Returning to the podcast this week is a household name in medicine, Dr. Don Berwick, who made his first appearance on the show in season one. Back then, Don said something that would turn out to be highly relevant to this: the seventh season of Fixing Healthcare.
“We have made so many stupid rules [in healthcare],” Don said, “and those stupid rules have to be stopped. They have to be taken down. Many of them are rules that make no sense.”
He was referring to some of medicine’s written rules—particularly, the endless performance metrics that so many doctors despise. In this interview, hosts Jeremy Corr and Dr. Robert Pearl ask Don to discuss some of medicine’s unwritten rules. These are, as listeners know, the norms and behaviors that dictate the way doctors think and behave.
Quick bio: Don is the former president and CEO of the Institute for Healthcare Improvement (IHI) and led the organization’s 100,000 Lives Campaign. He’s the former administrator of the Centers for Medicare & Medicaid Services (CMS) and has served on the faculty for Harvard Medical School and Harvard School of Public Health.
On fixing healthcare with help from colleagues
“I’ve never done anything alone. It’s with a group of people like you, Robbie, who understand that we’ve got to make changes, our oath needs to be honored, and that’s only going to be done if we change the way we deliver care. I think that the lesson I learned early on is that the receptivity in the workforce is enormous, once offered the opportunity to improve the work they do to get really involved in all the dimensions of excellence. The vast majority of people in healthcare, doctors, patients, nurses, pharmacists, they really want to make changes. And if you can drill down to that energy, you can have success.”
On the ‘100,000 Lives’ campaign
“One of the most dramatically positive experiences in my career, I think, was the 100,000 Lives campaign back in 2004. The architect was my colleague still, Joe McCannon. We developed the idea of trying to mobilize energy throughout the nation in hospitals to adopt a relatively simple set of changes that would save lives by improving processes by standardizing and spreading practices that worked. Well within, oh, barely six months, we had over 3,000 American hospitals enrolled in that project. I think there’s a will in the workforce to work on making things better systemically that can be unleashed through proper leadership.”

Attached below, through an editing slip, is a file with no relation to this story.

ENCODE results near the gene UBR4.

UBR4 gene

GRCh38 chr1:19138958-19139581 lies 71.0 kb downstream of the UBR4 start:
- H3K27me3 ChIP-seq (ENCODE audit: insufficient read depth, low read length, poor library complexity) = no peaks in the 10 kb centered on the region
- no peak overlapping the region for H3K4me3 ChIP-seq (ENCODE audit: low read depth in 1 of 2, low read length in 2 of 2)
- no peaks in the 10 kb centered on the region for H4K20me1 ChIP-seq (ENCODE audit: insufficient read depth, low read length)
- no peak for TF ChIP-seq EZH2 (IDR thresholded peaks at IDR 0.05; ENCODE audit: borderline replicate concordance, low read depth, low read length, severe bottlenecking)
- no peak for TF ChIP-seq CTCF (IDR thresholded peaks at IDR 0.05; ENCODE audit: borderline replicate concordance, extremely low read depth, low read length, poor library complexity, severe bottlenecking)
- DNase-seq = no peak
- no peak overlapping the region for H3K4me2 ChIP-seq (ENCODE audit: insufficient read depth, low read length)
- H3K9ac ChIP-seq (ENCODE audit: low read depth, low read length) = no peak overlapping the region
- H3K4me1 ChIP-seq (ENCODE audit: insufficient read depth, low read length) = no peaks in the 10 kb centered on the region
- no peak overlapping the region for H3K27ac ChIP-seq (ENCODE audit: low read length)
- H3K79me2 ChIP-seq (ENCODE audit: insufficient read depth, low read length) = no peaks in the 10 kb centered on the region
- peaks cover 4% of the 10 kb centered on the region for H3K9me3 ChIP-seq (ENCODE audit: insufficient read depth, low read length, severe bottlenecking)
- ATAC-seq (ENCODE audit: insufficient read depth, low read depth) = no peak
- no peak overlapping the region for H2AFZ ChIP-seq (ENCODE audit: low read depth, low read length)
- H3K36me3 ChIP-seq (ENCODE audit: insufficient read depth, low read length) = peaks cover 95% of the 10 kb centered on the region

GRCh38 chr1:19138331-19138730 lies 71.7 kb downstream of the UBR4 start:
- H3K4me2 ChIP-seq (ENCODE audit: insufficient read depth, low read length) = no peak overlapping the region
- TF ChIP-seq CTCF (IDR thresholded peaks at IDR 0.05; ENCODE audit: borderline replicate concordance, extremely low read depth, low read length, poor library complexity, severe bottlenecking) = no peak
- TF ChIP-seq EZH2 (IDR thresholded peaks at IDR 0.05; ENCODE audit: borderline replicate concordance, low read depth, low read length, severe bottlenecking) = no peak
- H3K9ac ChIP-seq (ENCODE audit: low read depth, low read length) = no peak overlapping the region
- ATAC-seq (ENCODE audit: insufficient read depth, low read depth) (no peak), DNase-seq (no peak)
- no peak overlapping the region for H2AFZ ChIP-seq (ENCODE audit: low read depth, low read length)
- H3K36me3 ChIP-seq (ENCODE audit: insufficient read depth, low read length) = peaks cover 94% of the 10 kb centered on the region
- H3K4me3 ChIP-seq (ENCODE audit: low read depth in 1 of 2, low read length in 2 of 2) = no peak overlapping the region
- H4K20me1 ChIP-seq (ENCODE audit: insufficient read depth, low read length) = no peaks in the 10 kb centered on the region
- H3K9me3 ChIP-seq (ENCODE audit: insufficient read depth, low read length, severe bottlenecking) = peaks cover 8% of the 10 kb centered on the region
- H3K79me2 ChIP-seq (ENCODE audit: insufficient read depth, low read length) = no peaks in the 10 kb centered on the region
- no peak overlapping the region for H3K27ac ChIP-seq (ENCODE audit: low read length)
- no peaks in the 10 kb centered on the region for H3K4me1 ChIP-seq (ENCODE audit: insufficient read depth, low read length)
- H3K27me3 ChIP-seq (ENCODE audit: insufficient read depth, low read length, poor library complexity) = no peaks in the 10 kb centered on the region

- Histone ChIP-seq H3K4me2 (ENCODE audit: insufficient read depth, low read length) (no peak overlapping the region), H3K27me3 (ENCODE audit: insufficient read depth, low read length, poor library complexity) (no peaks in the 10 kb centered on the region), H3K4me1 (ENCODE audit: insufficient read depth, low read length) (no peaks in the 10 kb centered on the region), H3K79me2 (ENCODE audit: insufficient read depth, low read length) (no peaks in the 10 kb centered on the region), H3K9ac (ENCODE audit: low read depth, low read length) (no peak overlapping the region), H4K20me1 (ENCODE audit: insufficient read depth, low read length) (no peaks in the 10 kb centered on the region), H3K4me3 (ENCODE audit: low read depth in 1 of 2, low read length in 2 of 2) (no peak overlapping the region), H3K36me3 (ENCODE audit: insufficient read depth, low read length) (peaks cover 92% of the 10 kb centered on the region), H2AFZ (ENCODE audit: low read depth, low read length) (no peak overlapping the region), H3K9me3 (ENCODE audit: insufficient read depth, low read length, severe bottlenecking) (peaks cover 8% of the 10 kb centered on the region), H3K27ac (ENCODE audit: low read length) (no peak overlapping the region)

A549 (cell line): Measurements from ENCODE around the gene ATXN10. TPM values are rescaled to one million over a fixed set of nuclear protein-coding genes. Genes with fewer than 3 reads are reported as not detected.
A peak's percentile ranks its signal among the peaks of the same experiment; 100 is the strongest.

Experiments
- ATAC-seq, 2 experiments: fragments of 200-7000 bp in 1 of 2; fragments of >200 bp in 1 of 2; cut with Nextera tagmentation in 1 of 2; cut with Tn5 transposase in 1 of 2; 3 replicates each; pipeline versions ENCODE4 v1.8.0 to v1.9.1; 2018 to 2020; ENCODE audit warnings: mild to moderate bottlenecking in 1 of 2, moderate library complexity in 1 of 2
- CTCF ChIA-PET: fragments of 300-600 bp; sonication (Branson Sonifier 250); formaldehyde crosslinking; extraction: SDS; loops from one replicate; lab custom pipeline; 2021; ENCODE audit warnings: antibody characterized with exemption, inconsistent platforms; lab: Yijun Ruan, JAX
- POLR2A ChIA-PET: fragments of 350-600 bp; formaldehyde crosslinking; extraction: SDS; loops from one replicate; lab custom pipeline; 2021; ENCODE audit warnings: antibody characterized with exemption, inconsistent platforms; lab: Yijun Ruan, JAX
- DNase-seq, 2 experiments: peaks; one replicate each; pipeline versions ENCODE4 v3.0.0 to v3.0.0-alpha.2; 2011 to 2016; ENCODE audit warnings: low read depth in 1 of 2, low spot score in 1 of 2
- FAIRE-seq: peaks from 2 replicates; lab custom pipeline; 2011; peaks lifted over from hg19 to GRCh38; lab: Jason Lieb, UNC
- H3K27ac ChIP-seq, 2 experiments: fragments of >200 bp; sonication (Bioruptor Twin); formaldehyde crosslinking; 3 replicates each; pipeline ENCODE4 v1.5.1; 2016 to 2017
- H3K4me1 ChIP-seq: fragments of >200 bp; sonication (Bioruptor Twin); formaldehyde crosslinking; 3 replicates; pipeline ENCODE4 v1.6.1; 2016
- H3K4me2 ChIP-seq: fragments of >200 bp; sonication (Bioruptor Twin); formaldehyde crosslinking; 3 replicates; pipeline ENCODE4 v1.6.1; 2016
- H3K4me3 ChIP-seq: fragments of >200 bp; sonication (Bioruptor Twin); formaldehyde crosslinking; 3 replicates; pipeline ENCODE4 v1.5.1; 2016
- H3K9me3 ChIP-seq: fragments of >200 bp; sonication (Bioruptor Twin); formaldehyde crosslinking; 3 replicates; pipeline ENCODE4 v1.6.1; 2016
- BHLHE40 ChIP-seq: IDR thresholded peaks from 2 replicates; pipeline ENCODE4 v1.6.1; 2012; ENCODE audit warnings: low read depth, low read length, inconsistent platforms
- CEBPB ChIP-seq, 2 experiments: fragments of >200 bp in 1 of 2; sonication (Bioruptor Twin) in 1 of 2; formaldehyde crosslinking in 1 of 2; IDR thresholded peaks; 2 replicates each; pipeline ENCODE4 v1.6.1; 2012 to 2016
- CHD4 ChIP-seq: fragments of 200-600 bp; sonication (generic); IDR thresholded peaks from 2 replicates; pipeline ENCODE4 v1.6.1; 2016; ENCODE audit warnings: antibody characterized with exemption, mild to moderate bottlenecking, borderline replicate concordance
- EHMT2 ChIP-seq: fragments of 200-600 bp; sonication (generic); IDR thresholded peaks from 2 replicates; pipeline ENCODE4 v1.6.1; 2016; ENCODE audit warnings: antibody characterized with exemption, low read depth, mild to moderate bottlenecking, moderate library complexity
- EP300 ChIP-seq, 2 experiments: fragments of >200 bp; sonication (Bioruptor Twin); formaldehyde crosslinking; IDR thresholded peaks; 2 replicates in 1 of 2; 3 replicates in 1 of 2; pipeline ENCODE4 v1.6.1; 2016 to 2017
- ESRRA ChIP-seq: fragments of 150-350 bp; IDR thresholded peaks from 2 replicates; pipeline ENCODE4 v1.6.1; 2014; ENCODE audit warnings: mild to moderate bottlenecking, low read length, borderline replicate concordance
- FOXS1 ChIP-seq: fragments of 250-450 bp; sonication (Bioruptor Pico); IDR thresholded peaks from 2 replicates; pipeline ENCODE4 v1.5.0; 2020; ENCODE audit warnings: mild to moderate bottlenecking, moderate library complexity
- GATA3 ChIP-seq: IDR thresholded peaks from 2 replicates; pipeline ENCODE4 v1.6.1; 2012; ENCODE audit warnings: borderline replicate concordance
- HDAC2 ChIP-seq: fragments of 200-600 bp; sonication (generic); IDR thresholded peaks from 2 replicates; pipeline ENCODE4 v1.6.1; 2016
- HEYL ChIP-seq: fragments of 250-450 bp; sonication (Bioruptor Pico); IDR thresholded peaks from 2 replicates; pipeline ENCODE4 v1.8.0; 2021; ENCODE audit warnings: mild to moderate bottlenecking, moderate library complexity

On changing the system of care
“The trick is to learn to think systemically, for clinicians to understand that they are citizens in complex environments, much bigger than themselves. And only when we get involved in, buoyantly, happily, joyfully get involved in celebrating and working in those interdependencies with the support of leaders can we make progress. It’s really frustrating to try to be a hero all the time. It doesn’t work.”
On preventive care
“Prevention is always hard. You don’t actually know what doesn’t happen, but once you bring a scientific lens to this problem of excellence and get honest about the data, you can see it, you can see the harm.”
On breaking hammerlock of healthcare financing
“We’re in a hammerlock right now. The incumbent financial system is so deeply invested in the technologies and processes of acute care, some of which are miraculous, lives are saved every day by organ transplants and heart surgery and advanced chemotherapy that we should never give up, never ever give up. But in order to support that technocracy, we’ve developed a financial architecture that is confiscatory. It takes everybody’s money and talk about breaking rules. The rules for payment, the rules for profit, for greed that allow greed to enter the system are costing us dearly. And I think the incumbent system doesn’t want to change it. It doesn’t want to see that money shift.”
On thinking globally to change healthcare
“We really need to become globalists in our thinking. It’s not un-American to ask how other nations and other communities deal with health and wellbeing and at what price, it’s instructive. And we need to have a humility to do that searching.”
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Dr. Robert Pearl is the author of a book about medicine’s invisible yet highly influential physician culture. Check out “Uncaring: How Physician Culture Is Killing Doctors & Patients.” All profits from the book go to Doctors Without Borders.
Fixing Healthcare is a co-production of Dr. Robert Pearl and Jeremy Corr. Subscribe to the show via Apple, Spotify, Stitcher or wherever you find podcasts. Join the conversation or suggest a guest by following the show on Twitter and LinkedIn.